New York Times/ The Economist/ Knight-Ridder – 2004-05-08 10:41:36
Donald Rumsfeld Should Go
New York Times Editorial
(May 7, 2004) — There was a moment about a year ago, in the days of “Mission Accomplished,” when Donald Rumsfeld looked like a brilliant tactician. American troops – the lean, mean fighting machine Mr. Rumsfeld assembled – swept into Baghdad with a speed that surprised even the most optimistic hawks. It was crystal clear that the Defense Department, not State and certainly not the United Nations, would control the start of nation-building. Mr. Rumsfeld, with his steely grin and tell-it-like-it-is press conferences, was the closest thing to a rock star the Bush cabinet would ever see.
That was then.
It is time now for Mr. Rumsfeld to go, and not only because he bears personal responsibility for the scandal of Abu Ghraib. That would certainly have been enough. The United States has been humiliated to a point where government officials could not release this year’s international human rights report this week for fear of being scoffed at by the rest of the world. The reputation of its brave soldiers has been tarred, and the job of its diplomats made immeasurably harder because members of the American military tortured and humiliated Arab prisoners in ways guaranteed to inflame Muslim hearts everywhere. And this abuse was not an isolated event, as we know now and as Mr. Rumsfeld should have known, given the flood of complaints and reports directed to his office over the last year.
The world is waiting now for a sign that President Bush understands the seriousness of what has happened. It needs to be more than his repeated statements that he is sorry the rest of the world does not “understand the true nature and heart of America.” Mr. Bush should start showing the state of his own heart by demanding the resignation of his secretary of defense.
This is far from a case of a fine cabinet official undone by the actions of a few obscure bad apples in the military police. Donald Rumsfeld has morphed, over the last two years, from a man of supreme confidence to arrogance, then to almost willful blindness. With the approval of the president, he sent American troops into a place whose nature and dangers he had apparently never bothered to examine.
We now know that no one with any power in the Defense Department had a clue about what the administration was getting the coalition forces into. Mr. Rumsfeld’s blithe confidence that he could run his war on the cheap has also seriously harmed the Army and the National Guard.
This page has argued that the United States, having toppled Saddam Hussein, has an obligation to do everything it can to usher in a stable Iraqi government. But the country is not obliged to continue struggling through this quagmire with the secretary of defense who took us into the swamp. Mr. Rumsfeld’s second in command, Paul Wolfowitz, is certainly not an acceptable replacement because he was one of the prime architects of the invasion strategy. It is long past time for a new team and new thinking at the Department of Defense.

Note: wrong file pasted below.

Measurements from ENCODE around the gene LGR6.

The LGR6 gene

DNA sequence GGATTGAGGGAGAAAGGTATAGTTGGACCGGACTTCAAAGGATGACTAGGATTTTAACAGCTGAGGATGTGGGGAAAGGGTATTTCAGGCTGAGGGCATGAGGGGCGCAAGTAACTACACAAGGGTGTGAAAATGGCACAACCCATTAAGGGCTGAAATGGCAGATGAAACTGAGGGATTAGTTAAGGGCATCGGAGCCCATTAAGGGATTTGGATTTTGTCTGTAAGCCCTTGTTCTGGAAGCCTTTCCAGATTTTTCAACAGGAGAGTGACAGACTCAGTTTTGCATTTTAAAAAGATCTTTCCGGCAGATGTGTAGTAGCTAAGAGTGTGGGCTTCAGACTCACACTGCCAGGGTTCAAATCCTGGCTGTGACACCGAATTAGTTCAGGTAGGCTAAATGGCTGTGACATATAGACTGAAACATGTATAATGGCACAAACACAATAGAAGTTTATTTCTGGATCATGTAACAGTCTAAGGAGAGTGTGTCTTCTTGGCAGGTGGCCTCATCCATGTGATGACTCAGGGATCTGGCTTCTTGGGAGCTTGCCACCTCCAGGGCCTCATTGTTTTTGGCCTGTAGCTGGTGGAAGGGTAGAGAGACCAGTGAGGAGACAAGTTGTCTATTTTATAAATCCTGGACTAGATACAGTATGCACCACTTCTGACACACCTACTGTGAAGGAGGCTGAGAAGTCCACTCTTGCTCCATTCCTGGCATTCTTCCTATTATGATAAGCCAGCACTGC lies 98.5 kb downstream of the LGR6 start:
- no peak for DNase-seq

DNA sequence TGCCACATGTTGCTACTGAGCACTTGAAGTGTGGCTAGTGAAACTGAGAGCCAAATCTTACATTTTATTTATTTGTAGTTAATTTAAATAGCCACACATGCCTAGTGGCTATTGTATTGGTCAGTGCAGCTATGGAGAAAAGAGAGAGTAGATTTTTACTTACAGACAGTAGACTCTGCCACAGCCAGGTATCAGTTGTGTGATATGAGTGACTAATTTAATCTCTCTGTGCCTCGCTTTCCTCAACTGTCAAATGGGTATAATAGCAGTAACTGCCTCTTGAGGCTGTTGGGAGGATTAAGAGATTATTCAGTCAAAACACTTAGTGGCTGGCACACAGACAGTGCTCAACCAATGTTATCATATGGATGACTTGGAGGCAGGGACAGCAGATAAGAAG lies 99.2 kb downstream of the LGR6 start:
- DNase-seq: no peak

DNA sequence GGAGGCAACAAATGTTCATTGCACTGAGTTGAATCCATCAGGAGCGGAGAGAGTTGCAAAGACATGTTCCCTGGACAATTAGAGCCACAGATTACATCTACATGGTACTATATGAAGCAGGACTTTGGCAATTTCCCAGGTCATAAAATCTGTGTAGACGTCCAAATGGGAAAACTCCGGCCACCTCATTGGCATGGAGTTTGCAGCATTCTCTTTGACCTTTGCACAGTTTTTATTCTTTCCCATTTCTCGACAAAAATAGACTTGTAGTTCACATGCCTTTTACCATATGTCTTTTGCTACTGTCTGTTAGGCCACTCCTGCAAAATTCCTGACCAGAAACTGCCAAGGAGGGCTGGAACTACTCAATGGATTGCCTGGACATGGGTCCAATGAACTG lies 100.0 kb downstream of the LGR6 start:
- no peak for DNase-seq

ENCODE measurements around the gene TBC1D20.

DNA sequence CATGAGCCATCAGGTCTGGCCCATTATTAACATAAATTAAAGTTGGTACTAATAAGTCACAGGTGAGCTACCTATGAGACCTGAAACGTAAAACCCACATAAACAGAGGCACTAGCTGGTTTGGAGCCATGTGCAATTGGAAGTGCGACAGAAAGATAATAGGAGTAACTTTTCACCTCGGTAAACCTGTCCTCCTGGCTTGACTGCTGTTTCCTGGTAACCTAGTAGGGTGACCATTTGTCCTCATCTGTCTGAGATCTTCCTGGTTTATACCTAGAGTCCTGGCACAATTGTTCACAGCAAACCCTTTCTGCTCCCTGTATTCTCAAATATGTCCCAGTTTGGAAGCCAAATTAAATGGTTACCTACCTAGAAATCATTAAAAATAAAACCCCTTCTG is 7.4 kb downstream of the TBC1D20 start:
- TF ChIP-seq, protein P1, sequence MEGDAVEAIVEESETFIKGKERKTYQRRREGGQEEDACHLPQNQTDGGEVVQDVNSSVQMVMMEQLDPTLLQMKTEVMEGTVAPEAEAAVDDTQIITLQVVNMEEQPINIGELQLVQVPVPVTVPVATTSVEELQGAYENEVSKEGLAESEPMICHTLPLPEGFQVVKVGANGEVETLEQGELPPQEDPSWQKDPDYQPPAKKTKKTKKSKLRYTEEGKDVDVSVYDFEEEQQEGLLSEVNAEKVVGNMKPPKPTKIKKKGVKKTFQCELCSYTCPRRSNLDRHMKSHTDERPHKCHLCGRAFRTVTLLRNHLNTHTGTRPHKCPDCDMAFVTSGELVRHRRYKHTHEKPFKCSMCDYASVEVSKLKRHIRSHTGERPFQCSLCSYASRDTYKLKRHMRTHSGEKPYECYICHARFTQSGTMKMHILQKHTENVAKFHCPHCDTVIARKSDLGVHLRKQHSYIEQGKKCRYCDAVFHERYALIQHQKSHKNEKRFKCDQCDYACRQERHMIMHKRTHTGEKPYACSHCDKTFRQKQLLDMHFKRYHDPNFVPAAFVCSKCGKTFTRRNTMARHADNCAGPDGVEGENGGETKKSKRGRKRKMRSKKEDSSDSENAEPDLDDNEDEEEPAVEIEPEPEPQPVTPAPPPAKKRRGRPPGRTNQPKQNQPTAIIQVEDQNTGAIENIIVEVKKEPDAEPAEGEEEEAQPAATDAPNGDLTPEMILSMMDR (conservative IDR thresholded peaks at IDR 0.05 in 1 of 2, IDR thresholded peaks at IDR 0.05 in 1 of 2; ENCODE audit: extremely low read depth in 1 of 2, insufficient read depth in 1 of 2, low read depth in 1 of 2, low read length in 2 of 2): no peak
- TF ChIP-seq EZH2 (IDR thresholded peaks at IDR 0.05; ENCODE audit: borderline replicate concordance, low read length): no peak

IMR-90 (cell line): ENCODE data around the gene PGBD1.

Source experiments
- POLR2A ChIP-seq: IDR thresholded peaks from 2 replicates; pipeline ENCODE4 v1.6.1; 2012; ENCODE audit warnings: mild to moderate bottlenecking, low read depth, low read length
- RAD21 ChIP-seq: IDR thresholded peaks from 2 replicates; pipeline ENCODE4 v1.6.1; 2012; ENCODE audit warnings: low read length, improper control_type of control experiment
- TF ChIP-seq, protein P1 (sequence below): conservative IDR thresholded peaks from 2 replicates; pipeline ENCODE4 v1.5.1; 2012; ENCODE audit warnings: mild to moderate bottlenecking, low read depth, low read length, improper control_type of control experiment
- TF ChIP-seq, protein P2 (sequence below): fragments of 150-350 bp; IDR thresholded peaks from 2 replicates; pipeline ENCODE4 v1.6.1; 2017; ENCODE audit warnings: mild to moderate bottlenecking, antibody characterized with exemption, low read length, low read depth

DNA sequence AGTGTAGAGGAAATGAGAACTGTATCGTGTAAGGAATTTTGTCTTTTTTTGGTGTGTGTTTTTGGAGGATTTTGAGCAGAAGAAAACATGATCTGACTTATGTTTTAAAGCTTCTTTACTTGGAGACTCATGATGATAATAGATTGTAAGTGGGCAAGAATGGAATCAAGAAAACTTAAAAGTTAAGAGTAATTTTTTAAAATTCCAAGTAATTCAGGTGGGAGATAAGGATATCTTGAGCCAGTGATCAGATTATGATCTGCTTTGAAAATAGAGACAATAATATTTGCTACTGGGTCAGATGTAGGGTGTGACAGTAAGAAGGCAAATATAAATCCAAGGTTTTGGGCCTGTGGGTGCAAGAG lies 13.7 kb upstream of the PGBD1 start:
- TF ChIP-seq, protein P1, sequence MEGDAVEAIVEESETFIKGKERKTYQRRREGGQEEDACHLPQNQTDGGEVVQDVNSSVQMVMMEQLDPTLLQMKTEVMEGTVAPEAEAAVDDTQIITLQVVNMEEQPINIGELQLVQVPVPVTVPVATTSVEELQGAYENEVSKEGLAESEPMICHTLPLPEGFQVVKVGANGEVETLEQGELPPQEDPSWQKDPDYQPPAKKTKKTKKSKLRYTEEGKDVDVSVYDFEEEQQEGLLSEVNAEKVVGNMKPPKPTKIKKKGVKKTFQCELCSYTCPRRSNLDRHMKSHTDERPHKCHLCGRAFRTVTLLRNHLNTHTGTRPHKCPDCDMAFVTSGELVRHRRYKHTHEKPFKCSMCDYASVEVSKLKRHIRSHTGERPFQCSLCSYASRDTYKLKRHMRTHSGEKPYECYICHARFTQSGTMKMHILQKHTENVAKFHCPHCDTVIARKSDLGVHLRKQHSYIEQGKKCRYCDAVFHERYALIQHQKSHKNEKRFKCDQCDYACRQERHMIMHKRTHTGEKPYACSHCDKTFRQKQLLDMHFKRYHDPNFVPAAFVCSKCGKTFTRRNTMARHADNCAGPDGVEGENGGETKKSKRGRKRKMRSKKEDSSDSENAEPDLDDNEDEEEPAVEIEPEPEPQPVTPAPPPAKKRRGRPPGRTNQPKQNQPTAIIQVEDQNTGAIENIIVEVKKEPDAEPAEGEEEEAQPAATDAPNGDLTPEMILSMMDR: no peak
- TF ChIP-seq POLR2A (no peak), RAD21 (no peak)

The Economist Editorial
(May 5, 2004) — You are fighting against international terrorists in a battle that both they and you describe as being one about values. You fight a war against Saddam Hussein at your initiative, not his, and you say that it is a war about law, democracy, freedom and honesty. A big metaphorical banner hangs above both wars proclaiming that your aim is to bring freedom, human rights and democracy to the Arab world. All of that sets admirably high standards for the conduct of your forces as well as of your government itself. Now, however, some of your own armed forces are shown to have fallen well below those standards. What do you do?
One answer is exactly what George Bush has done in response to revelations of torture and humiliating treatment of Iraqi prisoners at the Abu Ghraib jail (see article): to make it clear, in public, that you find such action abhorrent and unacceptable, and that the perpetrators of it will be punished. That has also been the approach of the British government in response to the publication of photographs that may well be fakes but that could nevertheless indicate that genuine abuses have taken place (see article).
Yet such statements are not enough, especially in the American case. The scandal is widening, with more allegations coming to light. Moreover, the abuse of these prisoners is not the only damaging error that has been made and it forms part of a culture of extra-legal behaviour that has been set at the highest level. Responsibility for what has occurred needs to be taken – and to be seen to be taken — at the highest level too. It is plain what that means. The secretary of defence, Donald Rumsfeld, should resign. And if he won’t resign, Mr Bush should fire him.
Why He Should Go
That recommendation will elicit several different responses. One, from critics of the war, will be to point out that the highest level is in fact held by Mr Bush, and that it is the president who should go. The answer is that the electorate has a chance to dismiss Mr Bush in November, while Mr Rumsfeld is an unelected official who, if he is loyal to Mr Bush, ought to want to take the bullet in order to protect his boss.